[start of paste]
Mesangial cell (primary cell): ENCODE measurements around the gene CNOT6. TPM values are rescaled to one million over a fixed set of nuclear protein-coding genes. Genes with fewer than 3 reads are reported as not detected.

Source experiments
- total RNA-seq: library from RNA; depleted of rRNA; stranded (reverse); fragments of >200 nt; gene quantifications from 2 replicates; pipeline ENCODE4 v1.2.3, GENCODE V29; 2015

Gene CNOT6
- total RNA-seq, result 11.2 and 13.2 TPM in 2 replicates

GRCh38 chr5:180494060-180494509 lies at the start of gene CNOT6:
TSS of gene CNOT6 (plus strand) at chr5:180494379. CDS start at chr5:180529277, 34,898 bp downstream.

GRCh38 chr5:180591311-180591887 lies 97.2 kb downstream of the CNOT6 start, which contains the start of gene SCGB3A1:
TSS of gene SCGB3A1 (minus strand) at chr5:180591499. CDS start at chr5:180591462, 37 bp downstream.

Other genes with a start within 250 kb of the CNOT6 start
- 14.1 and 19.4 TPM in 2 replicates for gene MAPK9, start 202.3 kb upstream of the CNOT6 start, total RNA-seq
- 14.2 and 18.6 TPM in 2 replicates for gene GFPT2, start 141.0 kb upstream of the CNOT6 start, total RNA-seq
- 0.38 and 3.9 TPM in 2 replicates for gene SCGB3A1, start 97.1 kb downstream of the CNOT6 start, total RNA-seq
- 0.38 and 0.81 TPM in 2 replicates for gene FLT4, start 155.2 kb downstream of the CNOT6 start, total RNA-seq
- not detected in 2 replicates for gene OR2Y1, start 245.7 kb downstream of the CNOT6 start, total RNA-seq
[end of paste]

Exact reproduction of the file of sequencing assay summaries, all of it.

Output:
Mesangial cell (primary cell): ENCODE measurements around the gene CNOT6. TPM values are rescaled to one million over a fixed set of nuclear protein-coding genes. Genes with fewer than 3 reads are reported as not detected.

Source experiments
- total RNA-seq: library from RNA; depleted of rRNA; stranded (reverse); fragments of >200 nt; gene quantifications from 2 replicates; pipeline ENCODE4 v1.2.3, GENCODE V29; 2015

Gene CNOT6
- total RNA-seq, result 11.2 and 13.2 TPM in 2 replicates

GRCh38 chr5:180494060-180494509 lies at the start of gene CNOT6:
TSS of gene CNOT6 (plus strand) at chr5:180494379. CDS start at chr5:180529277, 34,898 bp downstream.

GRCh38 chr5:180591311-180591887 lies 97.2 kb downstream of the CNOT6 start, which contains the start of gene SCGB3A1:
TSS of gene SCGB3A1 (minus strand) at chr5:180591499. CDS start at chr5:180591462, 37 bp downstream.

Other genes with a start within 250 kb of the CNOT6 start
- 14.1 and 19.4 TPM in 2 replicates for gene MAPK9, start 202.3 kb upstream of the CNOT6 start, total RNA-seq
- 14.2 and 18.6 TPM in 2 replicates for gene GFPT2, start 141.0 kb upstream of the CNOT6 start, total RNA-seq
- 0.38 and 3.9 TPM in 2 replicates for gene SCGB3A1, start 97.1 kb downstream of the CNOT6 start, total RNA-seq
- 0.38 and 0.81 TPM in 2 replicates for gene FLT4, start 155.2 kb downstream of the CNOT6 start, total RNA-seq
- not detected in 2 replicates for gene OR2Y1, start 245.7 kb downstream of the CNOT6 start, total RNA-seq